Traveling Internationally With Drugs
The topic of traveling internationally with illegal drugs has been getting a lot of attention lately. With many states in the US legalizing marijuana recreationally, and even more states legalizing marijuana medicinally, the question regarding traveling with marijuana, which is still illegal at the federal level, is an interesting one. Despite the fact that cannabis is legal in many states, traveling internationally with marijuana is unequivocally still illegal. Attempting to do this is very risky. If you find yourself in trouble because you were traveling with marijuana or another illegal substance, it’s imperative to contact a criminal defense attorney right away.Traveling Across State Lines With Marijuana Is Illegal
If you’re in a state where marijuana is legal, recreationally or medicinally, it’s still illegal to carry that marijuana across state lines to another state where marijuana is legal. This is because federally, marijuana has still not been legalized. Once you start crossing state borders, it becomes a federal crime. This is true for flying in an airplane while transporting marijuana as well.Traveling Internationally With Marijuana
While there are several countries where marijuana is legal, it’s still illegal to travel internationally with marijuana. It doesn’t matter if the weed is purchased in the United States legally and then you travel to a country where it’s legal. The act of transporting the drug is still not permitted. This is true whether you’re traveling by plane, train, car, boat, on foot, or any other means of transportation.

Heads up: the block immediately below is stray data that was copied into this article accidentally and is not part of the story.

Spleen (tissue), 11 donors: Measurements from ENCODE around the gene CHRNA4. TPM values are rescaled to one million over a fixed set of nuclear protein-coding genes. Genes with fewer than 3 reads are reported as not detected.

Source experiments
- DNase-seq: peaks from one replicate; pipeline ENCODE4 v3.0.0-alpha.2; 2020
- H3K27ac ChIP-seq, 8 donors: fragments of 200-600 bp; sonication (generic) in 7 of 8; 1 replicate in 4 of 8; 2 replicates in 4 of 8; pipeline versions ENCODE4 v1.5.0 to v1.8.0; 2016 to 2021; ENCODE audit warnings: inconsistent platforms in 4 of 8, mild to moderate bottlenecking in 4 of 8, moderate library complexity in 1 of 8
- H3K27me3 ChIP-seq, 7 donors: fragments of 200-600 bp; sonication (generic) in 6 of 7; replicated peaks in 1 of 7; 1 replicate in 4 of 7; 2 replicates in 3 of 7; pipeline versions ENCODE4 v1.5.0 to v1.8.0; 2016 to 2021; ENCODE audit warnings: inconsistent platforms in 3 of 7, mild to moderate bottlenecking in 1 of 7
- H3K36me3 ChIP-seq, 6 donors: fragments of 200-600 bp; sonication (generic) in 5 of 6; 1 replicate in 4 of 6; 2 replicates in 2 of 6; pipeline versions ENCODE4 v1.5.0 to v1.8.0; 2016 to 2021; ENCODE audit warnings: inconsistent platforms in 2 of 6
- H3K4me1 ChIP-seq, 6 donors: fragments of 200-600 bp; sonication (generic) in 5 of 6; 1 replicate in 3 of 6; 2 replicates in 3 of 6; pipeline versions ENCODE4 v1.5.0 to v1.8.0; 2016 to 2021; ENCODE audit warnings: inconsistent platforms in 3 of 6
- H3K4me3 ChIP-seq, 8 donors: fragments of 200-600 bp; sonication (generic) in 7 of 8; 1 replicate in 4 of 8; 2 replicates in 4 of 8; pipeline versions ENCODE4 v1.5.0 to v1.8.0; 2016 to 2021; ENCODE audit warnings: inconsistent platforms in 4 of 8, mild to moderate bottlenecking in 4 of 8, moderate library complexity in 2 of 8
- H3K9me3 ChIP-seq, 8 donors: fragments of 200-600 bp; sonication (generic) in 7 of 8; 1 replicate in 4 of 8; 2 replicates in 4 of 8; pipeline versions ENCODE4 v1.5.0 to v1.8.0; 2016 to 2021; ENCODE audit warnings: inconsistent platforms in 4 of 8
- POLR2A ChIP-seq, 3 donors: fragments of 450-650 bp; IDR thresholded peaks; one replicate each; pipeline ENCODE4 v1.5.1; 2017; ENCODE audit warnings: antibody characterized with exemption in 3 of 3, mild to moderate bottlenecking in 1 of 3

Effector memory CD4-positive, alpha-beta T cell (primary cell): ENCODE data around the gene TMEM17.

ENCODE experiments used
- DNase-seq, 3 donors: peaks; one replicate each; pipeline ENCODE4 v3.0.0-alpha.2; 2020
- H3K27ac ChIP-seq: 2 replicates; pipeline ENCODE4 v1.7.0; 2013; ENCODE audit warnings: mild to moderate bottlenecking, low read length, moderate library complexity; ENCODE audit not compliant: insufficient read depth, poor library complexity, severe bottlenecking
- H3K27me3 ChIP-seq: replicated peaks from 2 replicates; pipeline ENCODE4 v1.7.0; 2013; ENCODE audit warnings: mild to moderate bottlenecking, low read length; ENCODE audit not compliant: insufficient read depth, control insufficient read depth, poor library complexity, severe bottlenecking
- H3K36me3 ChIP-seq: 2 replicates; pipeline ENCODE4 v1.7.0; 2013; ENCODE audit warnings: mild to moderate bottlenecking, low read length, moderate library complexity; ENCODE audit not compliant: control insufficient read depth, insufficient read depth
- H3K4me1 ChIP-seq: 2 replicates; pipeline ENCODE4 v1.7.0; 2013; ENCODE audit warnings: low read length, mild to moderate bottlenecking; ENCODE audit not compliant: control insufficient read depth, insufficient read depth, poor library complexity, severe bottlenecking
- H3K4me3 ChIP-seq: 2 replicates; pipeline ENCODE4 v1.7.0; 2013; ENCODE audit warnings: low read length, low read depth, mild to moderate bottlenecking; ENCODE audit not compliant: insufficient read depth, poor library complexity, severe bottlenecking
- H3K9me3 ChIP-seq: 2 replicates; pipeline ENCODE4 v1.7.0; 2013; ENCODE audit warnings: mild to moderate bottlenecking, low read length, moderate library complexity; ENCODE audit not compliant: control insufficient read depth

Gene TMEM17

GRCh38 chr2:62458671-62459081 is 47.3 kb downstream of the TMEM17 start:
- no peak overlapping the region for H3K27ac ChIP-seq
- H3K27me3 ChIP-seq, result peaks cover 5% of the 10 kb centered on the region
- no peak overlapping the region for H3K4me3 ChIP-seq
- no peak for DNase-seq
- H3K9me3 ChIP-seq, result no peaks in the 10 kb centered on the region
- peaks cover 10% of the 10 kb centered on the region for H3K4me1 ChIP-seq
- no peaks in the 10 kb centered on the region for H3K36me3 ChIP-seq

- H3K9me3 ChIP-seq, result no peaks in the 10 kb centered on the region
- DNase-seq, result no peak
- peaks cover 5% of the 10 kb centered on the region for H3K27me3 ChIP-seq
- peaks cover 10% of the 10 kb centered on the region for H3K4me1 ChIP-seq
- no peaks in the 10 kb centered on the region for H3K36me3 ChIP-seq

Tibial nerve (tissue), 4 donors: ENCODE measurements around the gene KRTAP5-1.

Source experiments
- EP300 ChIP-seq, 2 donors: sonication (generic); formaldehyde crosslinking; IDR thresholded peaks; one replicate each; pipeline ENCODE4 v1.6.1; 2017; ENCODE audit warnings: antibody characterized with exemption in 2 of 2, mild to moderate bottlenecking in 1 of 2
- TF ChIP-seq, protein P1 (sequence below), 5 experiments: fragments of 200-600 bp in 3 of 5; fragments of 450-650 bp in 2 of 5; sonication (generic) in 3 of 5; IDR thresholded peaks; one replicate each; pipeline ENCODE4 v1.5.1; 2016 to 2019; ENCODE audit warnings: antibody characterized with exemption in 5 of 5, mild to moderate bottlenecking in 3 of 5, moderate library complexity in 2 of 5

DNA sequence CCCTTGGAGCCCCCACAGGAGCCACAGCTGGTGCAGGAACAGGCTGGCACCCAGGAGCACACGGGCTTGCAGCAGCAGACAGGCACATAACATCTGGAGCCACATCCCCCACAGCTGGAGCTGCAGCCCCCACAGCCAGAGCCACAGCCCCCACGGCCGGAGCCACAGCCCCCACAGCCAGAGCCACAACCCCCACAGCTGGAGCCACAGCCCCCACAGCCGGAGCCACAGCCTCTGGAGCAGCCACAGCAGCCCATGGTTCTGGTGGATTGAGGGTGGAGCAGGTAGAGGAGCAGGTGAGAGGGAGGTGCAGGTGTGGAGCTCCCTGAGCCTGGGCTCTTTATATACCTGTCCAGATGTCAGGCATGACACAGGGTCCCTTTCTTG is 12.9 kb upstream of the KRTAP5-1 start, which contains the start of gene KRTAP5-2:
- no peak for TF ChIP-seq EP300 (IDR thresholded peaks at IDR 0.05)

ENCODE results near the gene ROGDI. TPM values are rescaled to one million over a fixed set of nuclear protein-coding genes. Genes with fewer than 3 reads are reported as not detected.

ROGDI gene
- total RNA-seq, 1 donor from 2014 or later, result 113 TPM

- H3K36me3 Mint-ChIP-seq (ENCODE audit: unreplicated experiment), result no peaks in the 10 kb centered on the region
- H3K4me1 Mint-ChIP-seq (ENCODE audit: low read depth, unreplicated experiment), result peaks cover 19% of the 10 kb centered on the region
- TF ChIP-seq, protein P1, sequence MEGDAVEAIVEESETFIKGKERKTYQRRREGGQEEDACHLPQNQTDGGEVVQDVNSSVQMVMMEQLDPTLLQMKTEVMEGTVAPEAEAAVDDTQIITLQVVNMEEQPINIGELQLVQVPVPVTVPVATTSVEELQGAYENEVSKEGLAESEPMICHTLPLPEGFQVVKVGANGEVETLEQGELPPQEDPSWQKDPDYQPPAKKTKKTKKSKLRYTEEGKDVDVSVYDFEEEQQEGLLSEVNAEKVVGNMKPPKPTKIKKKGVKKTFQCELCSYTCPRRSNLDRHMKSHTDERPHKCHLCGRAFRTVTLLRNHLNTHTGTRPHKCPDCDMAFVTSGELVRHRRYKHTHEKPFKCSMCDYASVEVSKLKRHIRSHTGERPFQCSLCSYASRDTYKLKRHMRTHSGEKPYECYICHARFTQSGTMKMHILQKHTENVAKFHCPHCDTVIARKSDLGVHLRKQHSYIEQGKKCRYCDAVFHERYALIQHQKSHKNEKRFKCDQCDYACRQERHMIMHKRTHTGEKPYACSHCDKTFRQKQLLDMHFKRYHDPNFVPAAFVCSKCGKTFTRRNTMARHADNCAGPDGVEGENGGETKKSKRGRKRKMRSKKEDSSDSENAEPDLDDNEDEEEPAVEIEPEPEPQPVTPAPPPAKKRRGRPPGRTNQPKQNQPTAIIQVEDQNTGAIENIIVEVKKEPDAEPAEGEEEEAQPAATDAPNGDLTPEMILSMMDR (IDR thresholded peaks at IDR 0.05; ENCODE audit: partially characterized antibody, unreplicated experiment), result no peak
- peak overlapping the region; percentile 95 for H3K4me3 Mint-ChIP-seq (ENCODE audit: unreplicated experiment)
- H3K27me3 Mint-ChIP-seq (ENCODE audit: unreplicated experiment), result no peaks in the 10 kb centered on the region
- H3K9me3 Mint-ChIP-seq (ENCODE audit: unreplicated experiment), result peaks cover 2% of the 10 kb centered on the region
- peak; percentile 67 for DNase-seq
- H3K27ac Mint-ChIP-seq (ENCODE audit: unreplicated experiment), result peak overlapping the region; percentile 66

It’s also necessary to note that border patrol agents are legally allowed to search you and your vehicle. If you’re caught with marijuana, the best-case scenario is that it’s confiscated and thrown away. The worst-case scenario is you’re barred from ever entering that country, and you’re placed under arrest.Transportation Security Administration (TSA) Is Not Looking For Marijuana
According to the TSA, they are not actively searching for marijuana while you are traveling through the airports. However, transporting it on a plane is still very risky because it’s technically illegal. If your bag is randomly searched or it is somehow discovered that you have marijuana in your possession, the TSA will generally refer it to state law enforcement. State law enforcement may or may not decide to press charges or alert the federal authorities. Given this uncertainty and the fact that it’s still illegal, the risk isn’t worth it.What About Other Prescription Drugs?
Many people are prescribed controlled substances such as opiates, benzodiazepines, and stimulants, that they need every day in order to treat various illnesses. While these may be completely legal in the United States with a valid prescription, traveling with them can be complicated and risky. Before you travel anywhere, you need to research the laws of the country you’re going to. Additionally, you should contact the foreign embassy of the country that you are visiting to ask if your prescriptions can be brought into the country or not.
If you are allowed to bring the prescriptions with you, there may be a limit on how much you can bring. Many countries only allow you to bring 30 days’ worth of medication. If that’s the case, but you will be there for longer than 30 days, you should contact the nearest US embassy or consulate, which should be able to connect you with doctors or pharmacies that can assist you in filling your prescription if necessary.Attorney William S. Kroger Can Help
Many people use marijuana and other controlled substances as legitimate medication for pain or anxiety. Unfortunately, marijuana is still illegal federally, which means traveling with medicinal marijuana is not permitted. As you can see, it can also be illegal to travel with prescription medications in some circumstances. If you were arrested for traveling with marijuana or another prescription medication and you need help, Attorney William S. Kroger is here for you. He has been a criminal defense attorney for more than two decades. Additionally, he is admitted to practice in several federal jurisdictions. Don’t hesitate to reach out for a free, confidential consultation. Set up a meeting by calling 323-655-5700 or by messaging us today.